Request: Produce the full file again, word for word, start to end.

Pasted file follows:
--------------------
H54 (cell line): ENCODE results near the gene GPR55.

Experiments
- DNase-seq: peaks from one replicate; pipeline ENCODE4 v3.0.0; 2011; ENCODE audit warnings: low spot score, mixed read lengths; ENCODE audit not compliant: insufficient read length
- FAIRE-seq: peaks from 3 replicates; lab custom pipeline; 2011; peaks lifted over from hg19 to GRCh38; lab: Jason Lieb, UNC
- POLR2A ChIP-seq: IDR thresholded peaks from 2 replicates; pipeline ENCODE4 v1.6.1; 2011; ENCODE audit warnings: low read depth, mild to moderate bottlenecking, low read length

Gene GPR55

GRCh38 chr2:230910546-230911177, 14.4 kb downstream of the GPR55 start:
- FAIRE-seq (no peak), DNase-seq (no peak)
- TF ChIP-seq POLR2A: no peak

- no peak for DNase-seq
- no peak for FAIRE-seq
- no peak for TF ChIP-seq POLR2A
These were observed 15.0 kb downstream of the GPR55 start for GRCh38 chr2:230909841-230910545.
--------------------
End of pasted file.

H54 (cell line): ENCODE results near the gene GPR55.

Experiments
- DNase-seq: peaks from one replicate; pipeline ENCODE4 v3.0.0; 2011; ENCODE audit warnings: low spot score, mixed read lengths; ENCODE audit not compliant: insufficient read length
- FAIRE-seq: peaks from 3 replicates; lab custom pipeline; 2011; peaks lifted over from hg19 to GRCh38; lab: Jason Lieb, UNC
- POLR2A ChIP-seq: IDR thresholded peaks from 2 replicates; pipeline ENCODE4 v1.6.1; 2011; ENCODE audit warnings: low read depth, mild to moderate bottlenecking, low read length

Gene GPR55

GRCh38 chr2:230910546-230911177, 14.4 kb downstream of the GPR55 start:
- FAIRE-seq (no peak), DNase-seq (no peak)
- TF ChIP-seq POLR2A: no peak

- no peak for DNase-seq
- no peak for FAIRE-seq
- no peak for TF ChIP-seq POLR2A
These were observed 15.0 kb downstream of the GPR55 start for GRCh38 chr2:230909841-230910545.